Categorized | Music

Ten Reasons to Listen to Fleet Foxes

I might be violating the highest rule of this band’s likely-hipster following – that is, never encourage anyone to like the same things as you, in the interest of the preservation of the “individual” – but I love these guys too much. So let them come at me with Pitchforks. I regret that I have but one life to give to the Foxes.

1. The harmonies and melodies are to this band what lead guitar is to every other band.

You’ve no doubt had your face melted off by the vocal/guitar back-and-forth in Led Zeppelin’s ‘Since I’ve Been Loving You’. That’s what listening to the Fleet Foxes feels like. Their voices are so finely tuned, melded, and contrasted that they can’t be classified as merely vocals, much in the same way bass and lead are two different animals.

2. The baroque elements

Upon first listen, something will feel distinctly anachronistic about Sun Giant or Fleet Foxes. They don’t quite have a string concierto or anything like that, but it’s still transportive to another time, a time where each note was its own. It’s a red, flashing warning sign when any writer compares a band to The Beatles, but I’m going to have to turn that one on right now. The Beatles made the overworked genre of classical music into Rock and Roll; Fleet Foxes made it into alternative music.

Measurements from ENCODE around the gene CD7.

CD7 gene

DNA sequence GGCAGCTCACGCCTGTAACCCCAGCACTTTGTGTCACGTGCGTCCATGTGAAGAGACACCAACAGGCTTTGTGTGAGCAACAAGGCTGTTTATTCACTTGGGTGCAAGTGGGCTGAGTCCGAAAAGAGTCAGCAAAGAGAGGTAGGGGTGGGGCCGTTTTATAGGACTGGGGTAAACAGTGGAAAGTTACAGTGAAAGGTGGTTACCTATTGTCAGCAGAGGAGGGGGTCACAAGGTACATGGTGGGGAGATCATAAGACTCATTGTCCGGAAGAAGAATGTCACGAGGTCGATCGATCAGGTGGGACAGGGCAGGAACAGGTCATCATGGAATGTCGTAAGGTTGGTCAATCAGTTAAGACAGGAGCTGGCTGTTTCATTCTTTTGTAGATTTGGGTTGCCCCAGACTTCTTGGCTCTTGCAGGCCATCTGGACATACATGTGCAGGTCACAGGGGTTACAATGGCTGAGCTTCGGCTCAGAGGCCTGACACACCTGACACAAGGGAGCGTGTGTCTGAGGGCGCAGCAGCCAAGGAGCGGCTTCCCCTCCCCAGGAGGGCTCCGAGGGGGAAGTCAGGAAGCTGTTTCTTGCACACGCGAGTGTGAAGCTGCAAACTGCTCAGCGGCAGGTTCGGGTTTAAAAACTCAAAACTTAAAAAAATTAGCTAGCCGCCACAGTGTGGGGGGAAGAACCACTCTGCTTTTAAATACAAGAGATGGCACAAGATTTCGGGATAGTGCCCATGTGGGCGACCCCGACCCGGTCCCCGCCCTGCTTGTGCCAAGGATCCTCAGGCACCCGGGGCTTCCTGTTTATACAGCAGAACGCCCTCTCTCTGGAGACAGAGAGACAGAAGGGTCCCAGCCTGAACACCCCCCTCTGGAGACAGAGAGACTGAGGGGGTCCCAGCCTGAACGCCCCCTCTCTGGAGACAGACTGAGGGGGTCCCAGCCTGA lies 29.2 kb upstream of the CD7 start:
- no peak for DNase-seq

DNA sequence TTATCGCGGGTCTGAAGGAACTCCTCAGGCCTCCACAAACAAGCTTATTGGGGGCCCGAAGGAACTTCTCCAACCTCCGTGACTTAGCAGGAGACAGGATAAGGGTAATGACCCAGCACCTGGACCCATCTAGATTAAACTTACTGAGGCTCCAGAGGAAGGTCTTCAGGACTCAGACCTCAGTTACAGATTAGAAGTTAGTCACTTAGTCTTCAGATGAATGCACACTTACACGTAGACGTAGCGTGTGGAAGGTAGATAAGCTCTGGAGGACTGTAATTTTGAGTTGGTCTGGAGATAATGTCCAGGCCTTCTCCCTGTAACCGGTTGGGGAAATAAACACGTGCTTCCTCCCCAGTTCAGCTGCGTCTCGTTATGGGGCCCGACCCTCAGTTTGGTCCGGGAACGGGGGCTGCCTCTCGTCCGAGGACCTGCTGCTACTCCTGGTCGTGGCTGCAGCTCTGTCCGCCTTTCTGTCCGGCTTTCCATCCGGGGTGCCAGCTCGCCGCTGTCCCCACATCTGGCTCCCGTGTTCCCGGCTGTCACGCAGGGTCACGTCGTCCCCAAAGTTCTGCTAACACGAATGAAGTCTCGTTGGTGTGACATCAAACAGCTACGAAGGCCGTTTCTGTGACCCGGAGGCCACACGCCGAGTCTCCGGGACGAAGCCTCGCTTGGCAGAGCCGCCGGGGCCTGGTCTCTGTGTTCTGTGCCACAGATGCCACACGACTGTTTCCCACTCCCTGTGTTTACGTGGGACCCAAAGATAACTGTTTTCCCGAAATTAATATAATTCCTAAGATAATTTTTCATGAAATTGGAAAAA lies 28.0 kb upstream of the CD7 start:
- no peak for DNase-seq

3. The lyrics will make you feel warm

iTunes says I’ve listened to Helplessness Blues 848 times now. I still can’t place who ‘the armies of night that will do such injustice to you’ are, nor do I know why, since the singer professes he wants to be ‘a functioning cog in some great machinery serving something beyond [him]’, the song ends with ‘someday I’ll be like the man on the screen’. But the lyrics are not nonsensical; rather, they are meant to have a meaning for the band and a separate meaning for you. And there’s a warmth that comes with that.

4. Take a nap with Fleet Foxes and a good pair of headphones.

I dare you. I don’t know what you’ll experience, but when I take a Fox nap, I’m walking through a grey day in Ireland with a mist in the air and water splashing off the escarpments. I have a North Face fleece on and my face is bearing the brunt of a mild and slightly cold wind. This band makes you feel unsure of what’s on the road ahead of you, in the best way imaginable, but you’re confident it will be mystical. No, I don’t take drugs.

5. The transitions

I point you to Ragged Wood for this particular bullet. The song sings about someone hearkening for his/her loved one to come out of the wilderness and for the two to enjoy the spring together once more. The pleading and softness of the lover’s request comes through in the changing rhythm of the guitar. It is urgent in one stanza, submissive in the next (‘Tell me anything you want/Any old lie will do/ Call me back to you’). Rather than moving the song along because it ought to, the transitions feel necessary, like the band listened to what the song wanted of itself.

6. The introductions

This one’s more of a gained appreciation once you start listening to the band. There is a strange sound that sounds a bit like an open E string being gently touched by a thumb in ‘Drops in the River’, not unlike the one heard in ‘I Feel Fine’. There’s an opening note from some woodwind instrument in ‘Your Protector’ to set the tone. Very minor moments that sort of make the whole song from there on out.

7. Filling a room with nothing